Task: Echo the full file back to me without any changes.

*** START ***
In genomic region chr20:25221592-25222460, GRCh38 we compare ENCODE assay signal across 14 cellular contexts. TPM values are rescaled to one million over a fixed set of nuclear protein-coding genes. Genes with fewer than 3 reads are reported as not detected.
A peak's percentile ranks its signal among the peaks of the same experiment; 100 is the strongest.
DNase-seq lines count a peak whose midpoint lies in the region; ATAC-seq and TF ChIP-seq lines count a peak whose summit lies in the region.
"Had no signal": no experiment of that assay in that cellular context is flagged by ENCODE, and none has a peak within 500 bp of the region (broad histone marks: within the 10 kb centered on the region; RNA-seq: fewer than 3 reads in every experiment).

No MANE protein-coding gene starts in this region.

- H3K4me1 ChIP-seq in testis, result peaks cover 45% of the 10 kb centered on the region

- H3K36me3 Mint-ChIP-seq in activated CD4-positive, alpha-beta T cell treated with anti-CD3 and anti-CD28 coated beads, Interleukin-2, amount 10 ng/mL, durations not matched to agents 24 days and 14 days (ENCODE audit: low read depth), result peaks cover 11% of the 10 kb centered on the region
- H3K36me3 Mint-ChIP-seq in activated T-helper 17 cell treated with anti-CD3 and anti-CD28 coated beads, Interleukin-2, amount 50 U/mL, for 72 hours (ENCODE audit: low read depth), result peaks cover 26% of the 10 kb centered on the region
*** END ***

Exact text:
In genomic region chr20:25221592-25222460, GRCh38 we compare ENCODE assay signal across 14 cellular contexts. TPM values are rescaled to one million over a fixed set of nuclear protein-coding genes. Genes with fewer than 3 reads are reported as not detected.
A peak's percentile ranks its signal among the peaks of the same experiment; 100 is the strongest.
DNase-seq lines count a peak whose midpoint lies in the region; ATAC-seq and TF ChIP-seq lines count a peak whose summit lies in the region.
"Had no signal": no experiment of that assay in that cellular context is flagged by ENCODE, and none has a peak within 500 bp of the region (broad histone marks: within the 10 kb centered on the region; RNA-seq: fewer than 3 reads in every experiment).

No MANE protein-coding gene starts in this region.

- H3K4me1 ChIP-seq in testis, result peaks cover 45% of the 10 kb centered on the region

- H3K36me3 Mint-ChIP-seq in activated CD4-positive, alpha-beta T cell treated with anti-CD3 and anti-CD28 coated beads, Interleukin-2, amount 10 ng/mL, durations not matched to agents 24 days and 14 days (ENCODE audit: low read depth), result peaks cover 11% of the 10 kb centered on the region
- H3K36me3 Mint-ChIP-seq in activated T-helper 17 cell treated with anti-CD3 and anti-CD28 coated beads, Interleukin-2, amount 50 U/mL, for 72 hours (ENCODE audit: low read depth), result peaks cover 26% of the 10 kb centered on the region